Extended Broca’s Area in the Functional Connectome of Language in Adults: Combined Cortical and Subcortical Single-Subject Analysis Using fMRI and DTI Tractography
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CitationLemaire, Jean-Jacques, Alexandra Golby, William M. Wells, Sonia Pujol, Yanmei Tie, Laura Rigolo, Alexander Yarmarkovich, et al. 2012. “Extended Broca’s Area in the Functional Connectome of Language in Adults: Combined Cortical and Subcortical Single-Subject Analysis Using fMRI and DTI Tractography.” Brain Topography 26 (3) (September 22): 428–441. doi:10.1007/s10548-012-0257-7.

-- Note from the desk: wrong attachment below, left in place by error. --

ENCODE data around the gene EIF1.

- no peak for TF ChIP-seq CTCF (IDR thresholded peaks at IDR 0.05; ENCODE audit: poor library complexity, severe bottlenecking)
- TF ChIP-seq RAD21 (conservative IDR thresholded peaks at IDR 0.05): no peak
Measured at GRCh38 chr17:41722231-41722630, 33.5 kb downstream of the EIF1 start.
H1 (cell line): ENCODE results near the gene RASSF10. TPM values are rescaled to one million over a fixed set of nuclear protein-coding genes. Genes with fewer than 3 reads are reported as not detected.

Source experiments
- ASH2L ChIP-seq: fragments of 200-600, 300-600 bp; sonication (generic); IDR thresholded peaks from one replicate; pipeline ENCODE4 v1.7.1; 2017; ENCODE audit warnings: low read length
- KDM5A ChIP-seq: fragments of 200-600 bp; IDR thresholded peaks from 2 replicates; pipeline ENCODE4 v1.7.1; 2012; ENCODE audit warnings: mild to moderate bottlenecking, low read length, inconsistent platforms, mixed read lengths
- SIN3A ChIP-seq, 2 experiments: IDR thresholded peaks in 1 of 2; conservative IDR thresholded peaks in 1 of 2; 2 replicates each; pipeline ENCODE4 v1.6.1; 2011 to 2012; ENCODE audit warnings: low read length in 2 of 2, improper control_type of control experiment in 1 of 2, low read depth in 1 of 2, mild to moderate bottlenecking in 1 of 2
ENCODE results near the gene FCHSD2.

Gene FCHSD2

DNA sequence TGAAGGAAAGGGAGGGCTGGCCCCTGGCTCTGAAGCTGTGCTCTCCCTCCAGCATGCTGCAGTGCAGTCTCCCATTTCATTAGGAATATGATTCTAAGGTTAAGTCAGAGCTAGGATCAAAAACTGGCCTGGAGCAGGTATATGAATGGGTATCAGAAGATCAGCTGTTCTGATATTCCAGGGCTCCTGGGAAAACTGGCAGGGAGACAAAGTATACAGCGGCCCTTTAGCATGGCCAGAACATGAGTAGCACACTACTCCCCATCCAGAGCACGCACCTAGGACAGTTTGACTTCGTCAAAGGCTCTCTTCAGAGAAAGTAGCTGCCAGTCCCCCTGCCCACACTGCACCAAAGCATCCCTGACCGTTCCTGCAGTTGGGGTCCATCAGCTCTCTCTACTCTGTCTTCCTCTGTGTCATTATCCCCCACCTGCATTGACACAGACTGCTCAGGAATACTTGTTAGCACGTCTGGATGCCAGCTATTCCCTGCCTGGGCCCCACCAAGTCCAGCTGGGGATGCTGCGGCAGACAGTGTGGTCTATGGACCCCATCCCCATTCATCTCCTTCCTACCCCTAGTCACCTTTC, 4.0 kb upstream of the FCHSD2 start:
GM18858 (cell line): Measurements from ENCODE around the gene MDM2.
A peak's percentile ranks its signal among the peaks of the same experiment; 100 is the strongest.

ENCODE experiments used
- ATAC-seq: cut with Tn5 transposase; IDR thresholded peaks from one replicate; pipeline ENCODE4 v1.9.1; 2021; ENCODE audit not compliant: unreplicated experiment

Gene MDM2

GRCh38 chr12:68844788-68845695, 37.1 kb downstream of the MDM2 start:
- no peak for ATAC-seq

AbstractTraditional models of the human language circuitry encompass three cortical areas, Broca’s, Geschwind’s and Wernicke’s, and their connectivity through white matter fascicles. The neural connectivity deep to these cortical areas remains poorly understood, as does the macroscopic functional organization of the cortico-subcortical language circuitry. In an effort to expand current knowledge, we combined functional MRI (fMRI) and diffusion tensor imaging to explore subject-specific structural and functional macroscopic connectivity, focusing on Broca’s area. Fascicles were studied using diffusion tensor imaging fiber tracking seeded from volumes placed manually within the white matter. White matter fascicles and fMRI-derived clusters (antonym-generation task) of positive and negative blood-oxygen-level-dependent (BOLD) signal were co-registered with 3-D renderings of the brain in 12 healthy subjects. Fascicles connecting BOLD-derived clusters were analyzed within specific cortical areas: Broca’s, with the pars triangularis, the pars opercularis, and the pars orbitaris; Geschwind’s and Wernicke’s; the premotor cortex, the dorsal supplementary motor area, the middle temporal gyrus, the dorsal prefrontal cortex and the frontopolar region. We found a functional connectome divisible into three systems—anterior, superior and inferior—around the insula, more complex than previously thought, particularly with respect to a new extended Broca’s area. The extended Broca’s area involves two new fascicles: the operculo-premotor fascicle comprised of well-organized U-shaped fibers that connect the pars opercularis with the premotor region; and (2) the triangulo-orbitaris system comprised of intermingled U-shaped fibers that connect the pars triangularis with the pars orbitaris. The findings enhance our understanding of language function.
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